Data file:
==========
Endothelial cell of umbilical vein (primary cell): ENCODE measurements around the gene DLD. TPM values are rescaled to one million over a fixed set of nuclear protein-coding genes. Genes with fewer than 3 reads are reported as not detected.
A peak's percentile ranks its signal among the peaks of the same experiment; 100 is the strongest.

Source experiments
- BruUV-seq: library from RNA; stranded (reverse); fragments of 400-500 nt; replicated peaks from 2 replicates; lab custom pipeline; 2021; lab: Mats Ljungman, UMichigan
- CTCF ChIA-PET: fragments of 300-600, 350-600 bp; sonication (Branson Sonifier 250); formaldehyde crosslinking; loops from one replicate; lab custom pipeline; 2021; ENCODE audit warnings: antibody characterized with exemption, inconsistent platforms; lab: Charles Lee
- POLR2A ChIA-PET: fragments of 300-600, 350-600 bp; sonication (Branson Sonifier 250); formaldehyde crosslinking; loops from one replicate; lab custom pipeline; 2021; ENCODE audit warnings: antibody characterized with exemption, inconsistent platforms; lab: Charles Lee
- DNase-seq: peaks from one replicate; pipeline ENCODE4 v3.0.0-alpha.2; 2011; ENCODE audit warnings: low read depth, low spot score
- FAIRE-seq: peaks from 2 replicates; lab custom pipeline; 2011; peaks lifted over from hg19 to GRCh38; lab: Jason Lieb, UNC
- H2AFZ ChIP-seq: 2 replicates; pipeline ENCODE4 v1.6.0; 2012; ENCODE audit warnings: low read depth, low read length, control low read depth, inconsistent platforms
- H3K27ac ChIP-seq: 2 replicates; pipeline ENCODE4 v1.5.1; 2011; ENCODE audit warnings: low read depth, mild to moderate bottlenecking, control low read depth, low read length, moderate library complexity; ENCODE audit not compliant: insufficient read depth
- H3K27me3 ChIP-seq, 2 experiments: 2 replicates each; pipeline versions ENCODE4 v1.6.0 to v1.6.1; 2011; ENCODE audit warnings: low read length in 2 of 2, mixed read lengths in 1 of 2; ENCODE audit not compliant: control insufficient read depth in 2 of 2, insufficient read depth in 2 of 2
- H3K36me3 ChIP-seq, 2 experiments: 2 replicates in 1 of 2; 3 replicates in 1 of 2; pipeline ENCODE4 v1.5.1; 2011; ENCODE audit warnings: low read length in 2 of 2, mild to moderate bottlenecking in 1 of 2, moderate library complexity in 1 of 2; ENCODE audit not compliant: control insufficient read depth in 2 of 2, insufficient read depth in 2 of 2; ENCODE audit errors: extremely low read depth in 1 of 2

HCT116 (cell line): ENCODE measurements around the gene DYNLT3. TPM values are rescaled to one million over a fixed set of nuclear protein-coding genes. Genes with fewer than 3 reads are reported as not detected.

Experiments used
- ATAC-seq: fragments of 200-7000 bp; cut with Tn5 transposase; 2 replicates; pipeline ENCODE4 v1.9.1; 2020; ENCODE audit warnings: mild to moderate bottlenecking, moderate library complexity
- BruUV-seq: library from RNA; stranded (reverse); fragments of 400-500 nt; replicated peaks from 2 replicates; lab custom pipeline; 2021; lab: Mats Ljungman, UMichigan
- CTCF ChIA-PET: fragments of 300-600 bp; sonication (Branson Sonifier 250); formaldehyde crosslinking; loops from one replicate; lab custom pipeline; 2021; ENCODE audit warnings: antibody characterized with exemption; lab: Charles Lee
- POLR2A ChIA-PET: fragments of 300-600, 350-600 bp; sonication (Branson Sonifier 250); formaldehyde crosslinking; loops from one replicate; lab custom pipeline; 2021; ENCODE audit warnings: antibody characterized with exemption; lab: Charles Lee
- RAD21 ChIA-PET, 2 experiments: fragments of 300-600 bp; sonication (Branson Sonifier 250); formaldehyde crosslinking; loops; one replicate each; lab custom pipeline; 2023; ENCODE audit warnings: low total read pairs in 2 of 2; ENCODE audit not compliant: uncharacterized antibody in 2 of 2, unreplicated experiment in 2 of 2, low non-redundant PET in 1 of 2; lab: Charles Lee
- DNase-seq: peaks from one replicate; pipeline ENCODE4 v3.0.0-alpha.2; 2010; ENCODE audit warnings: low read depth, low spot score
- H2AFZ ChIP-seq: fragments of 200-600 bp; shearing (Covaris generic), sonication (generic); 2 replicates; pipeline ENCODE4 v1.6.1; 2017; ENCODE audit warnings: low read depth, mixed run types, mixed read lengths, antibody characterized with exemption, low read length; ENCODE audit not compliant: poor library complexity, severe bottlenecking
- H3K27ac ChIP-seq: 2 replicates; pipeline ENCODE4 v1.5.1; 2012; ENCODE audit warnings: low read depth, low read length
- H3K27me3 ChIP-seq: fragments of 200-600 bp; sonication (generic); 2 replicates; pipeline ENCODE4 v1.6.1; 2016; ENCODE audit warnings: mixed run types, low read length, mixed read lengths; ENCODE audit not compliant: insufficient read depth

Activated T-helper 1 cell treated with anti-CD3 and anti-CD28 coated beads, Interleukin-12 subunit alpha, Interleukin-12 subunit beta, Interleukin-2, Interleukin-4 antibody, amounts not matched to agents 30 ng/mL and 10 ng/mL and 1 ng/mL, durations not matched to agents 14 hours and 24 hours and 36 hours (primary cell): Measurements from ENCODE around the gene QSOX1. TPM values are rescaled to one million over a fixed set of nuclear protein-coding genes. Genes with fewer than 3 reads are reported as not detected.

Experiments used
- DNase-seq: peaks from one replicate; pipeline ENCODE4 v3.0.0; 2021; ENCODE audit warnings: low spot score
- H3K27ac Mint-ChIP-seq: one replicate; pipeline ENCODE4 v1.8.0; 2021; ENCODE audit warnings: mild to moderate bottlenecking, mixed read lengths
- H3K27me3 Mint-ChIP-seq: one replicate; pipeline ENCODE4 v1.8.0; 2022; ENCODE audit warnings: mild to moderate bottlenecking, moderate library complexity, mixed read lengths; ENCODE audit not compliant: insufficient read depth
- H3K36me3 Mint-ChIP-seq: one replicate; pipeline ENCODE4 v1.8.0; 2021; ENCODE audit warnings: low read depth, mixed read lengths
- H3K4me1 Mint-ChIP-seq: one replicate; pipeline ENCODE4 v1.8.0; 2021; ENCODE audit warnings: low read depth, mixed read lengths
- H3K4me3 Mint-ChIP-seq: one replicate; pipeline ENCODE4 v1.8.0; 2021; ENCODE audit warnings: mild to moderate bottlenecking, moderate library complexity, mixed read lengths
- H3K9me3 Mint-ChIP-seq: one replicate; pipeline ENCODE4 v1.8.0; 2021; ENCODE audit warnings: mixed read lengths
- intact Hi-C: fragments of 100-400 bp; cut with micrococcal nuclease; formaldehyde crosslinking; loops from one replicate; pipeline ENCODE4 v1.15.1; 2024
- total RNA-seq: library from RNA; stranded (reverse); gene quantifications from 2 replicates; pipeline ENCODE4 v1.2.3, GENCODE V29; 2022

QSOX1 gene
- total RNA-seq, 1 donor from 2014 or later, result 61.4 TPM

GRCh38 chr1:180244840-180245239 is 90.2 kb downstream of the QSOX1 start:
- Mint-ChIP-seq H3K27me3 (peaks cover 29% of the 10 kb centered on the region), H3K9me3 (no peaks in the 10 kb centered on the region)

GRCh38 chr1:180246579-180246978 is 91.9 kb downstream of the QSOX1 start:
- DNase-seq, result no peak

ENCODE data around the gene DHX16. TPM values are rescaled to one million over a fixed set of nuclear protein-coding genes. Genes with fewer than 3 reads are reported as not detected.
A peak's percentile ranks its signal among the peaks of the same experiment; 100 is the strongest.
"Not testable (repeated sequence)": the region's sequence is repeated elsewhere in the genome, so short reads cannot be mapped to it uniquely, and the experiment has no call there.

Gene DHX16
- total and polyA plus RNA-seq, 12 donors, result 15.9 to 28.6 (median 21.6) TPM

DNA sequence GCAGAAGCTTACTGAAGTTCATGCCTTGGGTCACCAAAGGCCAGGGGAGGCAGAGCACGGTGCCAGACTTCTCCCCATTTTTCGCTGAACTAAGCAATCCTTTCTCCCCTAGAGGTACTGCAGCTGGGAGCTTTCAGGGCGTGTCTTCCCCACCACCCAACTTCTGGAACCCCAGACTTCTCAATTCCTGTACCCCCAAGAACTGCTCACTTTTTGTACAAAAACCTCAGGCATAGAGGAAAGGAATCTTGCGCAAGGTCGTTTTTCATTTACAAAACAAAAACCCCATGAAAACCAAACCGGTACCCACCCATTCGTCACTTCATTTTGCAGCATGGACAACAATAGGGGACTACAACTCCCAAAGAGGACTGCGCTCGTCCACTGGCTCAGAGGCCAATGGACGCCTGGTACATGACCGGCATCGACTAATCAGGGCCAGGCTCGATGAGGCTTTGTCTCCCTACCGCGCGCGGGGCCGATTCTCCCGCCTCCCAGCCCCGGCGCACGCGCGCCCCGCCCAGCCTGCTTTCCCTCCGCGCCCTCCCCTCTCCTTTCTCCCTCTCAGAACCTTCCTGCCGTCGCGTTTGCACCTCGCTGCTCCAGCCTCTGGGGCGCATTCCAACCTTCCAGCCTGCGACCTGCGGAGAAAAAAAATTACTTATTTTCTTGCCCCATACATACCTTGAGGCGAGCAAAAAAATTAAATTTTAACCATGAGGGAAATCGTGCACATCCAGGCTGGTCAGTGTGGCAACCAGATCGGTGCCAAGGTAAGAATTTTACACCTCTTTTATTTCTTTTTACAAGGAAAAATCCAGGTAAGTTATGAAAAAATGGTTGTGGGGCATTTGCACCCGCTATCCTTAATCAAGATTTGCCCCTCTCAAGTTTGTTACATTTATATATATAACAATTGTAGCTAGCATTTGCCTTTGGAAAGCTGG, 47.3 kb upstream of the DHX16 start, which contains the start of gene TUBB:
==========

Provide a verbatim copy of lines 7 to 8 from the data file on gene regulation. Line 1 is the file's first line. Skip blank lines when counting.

- DNase-seq: peaks from one replicate; pipeline ENCODE4 v3.0.0-alpha.2; 2011; ENCODE audit warnings: low read depth, low spot score
- FAIRE-seq: peaks from 2 replicates; lab custom pipeline; 2011; peaks lifted over from hg19 to GRCh38; lab: Jason Lieb, UNC